Do you find yourself declaring “I just can’t even right now,” periodically throughout the day? Are you so overwhelmed by the current state of whatever you are experiencing (I mean, the lines at Target are back to the kids clothes – would it KILL them to open up some more registers? I JUST CAN’T EVEN RIGHT NOW!) that you are unable to fully articulate your feelings? Don’t worry – me, too. Do you drink coffee? That hot, daily life source, improved upon by copious amounts of sugar and milk? So do I, and it turns out there might be a connection between the two. Australian researcher Michael Lyvers (and some of his closest friends) has published results of a study in the Journal of Psychoactive Drugs wherein it has been suggested that individuals who consume significant amounts of caffeine, such as coffee, experience difficulty expressing and identifying their own emotions.
The study, aptly titled Caffeine Use and Alexithymia in University Students, focused on a survey of 106 college students and shows a pretty stunning correlation between coffee drinking and the inability to put feelings into words. Alexithymia, by the way, is Greek for “no words for feelings,” so the fact that coffee drinkers may not have words for their feelings should be more than made up for by the fact that Greeks have a word for everything else. Alright, so, where was I? (Someone should study the effects of caffeine on my train of thought and how often I derail it on side journeys. Like this.) The big result of the survey is that “Alexithymics reported consuming nearly twice as much caffeine per day on average compared to non-alexithymic controls or those with borderline alexithymia.” Now, this does not consider a reverse correlation – the possibility that alexithymic people just naturally consume more coffee than non- and border alexithymic people. It is possible that alexithymics just need caffeine to deal with their inability to express themselves. Yes, maybe that is what we need!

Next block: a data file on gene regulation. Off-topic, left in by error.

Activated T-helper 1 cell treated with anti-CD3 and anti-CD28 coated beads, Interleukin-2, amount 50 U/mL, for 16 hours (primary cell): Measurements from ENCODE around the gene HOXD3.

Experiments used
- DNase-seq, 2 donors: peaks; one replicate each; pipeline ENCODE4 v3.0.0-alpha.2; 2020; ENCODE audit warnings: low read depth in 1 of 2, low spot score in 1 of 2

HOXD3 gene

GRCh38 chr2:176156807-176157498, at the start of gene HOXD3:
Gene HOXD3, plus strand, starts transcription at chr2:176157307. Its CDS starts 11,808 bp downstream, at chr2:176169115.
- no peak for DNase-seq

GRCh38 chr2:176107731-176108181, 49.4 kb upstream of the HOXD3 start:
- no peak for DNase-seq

It is important to take a step back before declaring one’s void of emotional assessment a result of coffee and/or caffeine consumption. Not only is alcohol (a substance regularly used on college campuses) use related to alexithymia, the survey itself was a “self-report questionnaire” via the Toronto Alexithymia Scale (TAS), which includes statements like: “I am often confused about what emotion I am feeling.” and “It is difficult for me to reveal my innermost feelings, even to close friends.” That means that instead of scientists and researchers actually observing alexithymia in study participants, they relied on the assessments of each participant on themselves. Essentially, the data could be reporting a student’s concern that they may have alexithymia instead of actual observed alexithymia. Additionally, in the data of this study, TAS was directly correlated with participants’ reported anxiety, apathy, dis-inhibition and executive dysfunction.
The moral of this story is that further testing is needed to designate whether there is any real and significant relationship between caffeine and alexithymia. Lyver and gang may very well be onto something, but until they clean up their test group, isolate outside variables, and replace the self-assessment component of the research with actual scientific observation, we won’t know for sure. In the meantime, I will just continue my journey of emotional inexpressitivity and take delight in the fact that I, like the Greeks of yore, can make up words, too.